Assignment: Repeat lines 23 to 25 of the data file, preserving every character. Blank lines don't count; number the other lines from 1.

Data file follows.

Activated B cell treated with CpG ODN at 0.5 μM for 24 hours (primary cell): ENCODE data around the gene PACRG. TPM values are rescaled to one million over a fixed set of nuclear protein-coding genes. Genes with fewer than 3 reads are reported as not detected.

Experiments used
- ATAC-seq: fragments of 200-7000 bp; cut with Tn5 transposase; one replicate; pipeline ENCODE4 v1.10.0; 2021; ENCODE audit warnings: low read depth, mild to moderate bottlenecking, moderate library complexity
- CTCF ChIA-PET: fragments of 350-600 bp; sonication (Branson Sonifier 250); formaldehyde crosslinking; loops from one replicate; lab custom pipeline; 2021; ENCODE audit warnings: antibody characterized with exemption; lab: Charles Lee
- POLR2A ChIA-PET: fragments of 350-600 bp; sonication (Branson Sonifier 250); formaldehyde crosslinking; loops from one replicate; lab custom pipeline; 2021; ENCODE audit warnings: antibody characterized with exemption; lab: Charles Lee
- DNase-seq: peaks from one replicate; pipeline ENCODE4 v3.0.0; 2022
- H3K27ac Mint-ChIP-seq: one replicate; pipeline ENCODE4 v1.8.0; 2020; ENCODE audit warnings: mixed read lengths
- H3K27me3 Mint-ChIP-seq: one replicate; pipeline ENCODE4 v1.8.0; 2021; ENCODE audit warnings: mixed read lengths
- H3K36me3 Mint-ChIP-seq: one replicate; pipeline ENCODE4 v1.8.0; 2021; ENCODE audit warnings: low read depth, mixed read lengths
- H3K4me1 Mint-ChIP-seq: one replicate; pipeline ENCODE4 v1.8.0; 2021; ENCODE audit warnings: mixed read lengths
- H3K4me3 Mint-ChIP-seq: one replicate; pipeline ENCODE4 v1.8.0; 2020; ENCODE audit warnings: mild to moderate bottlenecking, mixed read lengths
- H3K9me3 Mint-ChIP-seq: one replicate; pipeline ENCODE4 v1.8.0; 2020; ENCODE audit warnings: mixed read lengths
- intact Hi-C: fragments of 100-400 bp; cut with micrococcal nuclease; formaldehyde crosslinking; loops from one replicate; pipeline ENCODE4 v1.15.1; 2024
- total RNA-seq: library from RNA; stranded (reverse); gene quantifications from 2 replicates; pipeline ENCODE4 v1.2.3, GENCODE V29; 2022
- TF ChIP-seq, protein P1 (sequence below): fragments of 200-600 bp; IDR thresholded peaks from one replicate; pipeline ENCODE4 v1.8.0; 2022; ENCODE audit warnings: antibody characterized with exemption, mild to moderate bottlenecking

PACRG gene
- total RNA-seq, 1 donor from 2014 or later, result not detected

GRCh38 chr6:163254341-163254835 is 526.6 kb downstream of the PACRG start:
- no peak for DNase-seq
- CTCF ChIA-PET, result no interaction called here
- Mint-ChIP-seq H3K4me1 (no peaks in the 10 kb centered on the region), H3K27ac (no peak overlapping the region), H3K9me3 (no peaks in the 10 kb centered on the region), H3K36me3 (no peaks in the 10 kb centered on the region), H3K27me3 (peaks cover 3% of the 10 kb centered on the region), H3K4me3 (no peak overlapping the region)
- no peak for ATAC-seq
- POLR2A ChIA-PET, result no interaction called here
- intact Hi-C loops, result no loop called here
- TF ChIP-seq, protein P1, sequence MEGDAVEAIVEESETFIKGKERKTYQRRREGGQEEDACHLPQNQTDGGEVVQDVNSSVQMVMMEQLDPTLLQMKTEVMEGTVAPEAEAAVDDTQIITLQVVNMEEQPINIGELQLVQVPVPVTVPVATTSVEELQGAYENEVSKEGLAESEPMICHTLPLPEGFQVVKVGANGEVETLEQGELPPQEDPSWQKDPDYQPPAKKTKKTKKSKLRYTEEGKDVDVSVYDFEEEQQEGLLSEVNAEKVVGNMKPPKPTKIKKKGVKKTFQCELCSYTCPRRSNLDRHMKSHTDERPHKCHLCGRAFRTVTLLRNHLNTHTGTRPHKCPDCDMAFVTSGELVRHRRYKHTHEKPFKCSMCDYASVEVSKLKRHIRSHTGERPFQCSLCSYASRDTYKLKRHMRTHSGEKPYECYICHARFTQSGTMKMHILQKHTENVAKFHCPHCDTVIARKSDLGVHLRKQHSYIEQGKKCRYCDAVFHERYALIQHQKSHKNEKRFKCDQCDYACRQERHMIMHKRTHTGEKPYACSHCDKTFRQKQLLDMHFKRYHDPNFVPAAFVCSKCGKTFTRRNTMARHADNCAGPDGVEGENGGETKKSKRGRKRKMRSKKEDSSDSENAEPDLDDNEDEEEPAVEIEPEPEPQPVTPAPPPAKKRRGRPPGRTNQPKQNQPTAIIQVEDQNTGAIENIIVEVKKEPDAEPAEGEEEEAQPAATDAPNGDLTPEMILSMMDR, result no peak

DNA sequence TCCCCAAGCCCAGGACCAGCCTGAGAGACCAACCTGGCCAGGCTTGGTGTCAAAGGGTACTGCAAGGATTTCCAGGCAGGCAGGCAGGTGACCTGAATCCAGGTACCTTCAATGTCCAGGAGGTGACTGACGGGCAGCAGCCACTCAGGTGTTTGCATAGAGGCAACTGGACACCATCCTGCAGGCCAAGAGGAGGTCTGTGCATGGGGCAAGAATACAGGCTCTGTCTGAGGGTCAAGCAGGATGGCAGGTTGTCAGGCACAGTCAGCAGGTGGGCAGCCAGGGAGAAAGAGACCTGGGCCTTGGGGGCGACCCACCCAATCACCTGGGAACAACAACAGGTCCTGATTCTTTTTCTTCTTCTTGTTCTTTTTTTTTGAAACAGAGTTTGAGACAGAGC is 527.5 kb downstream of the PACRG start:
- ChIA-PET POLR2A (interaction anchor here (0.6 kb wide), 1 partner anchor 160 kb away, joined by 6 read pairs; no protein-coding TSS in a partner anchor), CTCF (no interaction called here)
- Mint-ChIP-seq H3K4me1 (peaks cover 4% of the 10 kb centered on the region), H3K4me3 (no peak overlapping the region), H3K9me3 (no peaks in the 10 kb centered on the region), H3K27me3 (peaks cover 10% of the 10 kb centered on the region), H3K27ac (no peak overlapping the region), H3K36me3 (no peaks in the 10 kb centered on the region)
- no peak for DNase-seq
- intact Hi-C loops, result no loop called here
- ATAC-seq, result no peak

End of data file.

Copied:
- POLR2A ChIA-PET, result no interaction called here
- intact Hi-C loops, result no loop called here
- TF ChIP-seq, protein P1, sequence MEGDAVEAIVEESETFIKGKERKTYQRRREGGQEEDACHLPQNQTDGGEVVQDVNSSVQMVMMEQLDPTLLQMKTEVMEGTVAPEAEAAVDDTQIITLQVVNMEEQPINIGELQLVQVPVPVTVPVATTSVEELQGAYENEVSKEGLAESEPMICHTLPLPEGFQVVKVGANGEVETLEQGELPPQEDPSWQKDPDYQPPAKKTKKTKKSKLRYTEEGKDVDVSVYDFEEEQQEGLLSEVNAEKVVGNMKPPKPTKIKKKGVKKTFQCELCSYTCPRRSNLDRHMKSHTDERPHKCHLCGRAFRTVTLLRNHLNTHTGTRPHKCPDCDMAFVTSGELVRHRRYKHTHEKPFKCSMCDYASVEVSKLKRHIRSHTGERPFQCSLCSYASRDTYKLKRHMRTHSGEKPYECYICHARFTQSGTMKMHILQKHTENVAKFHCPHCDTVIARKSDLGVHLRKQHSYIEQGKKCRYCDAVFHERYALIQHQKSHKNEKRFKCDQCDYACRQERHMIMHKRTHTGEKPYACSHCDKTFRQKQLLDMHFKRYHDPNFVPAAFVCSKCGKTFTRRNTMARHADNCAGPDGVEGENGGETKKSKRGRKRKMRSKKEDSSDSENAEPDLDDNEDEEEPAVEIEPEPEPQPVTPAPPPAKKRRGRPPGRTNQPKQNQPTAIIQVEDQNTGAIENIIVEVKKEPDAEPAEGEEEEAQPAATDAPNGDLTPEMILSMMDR, result no peak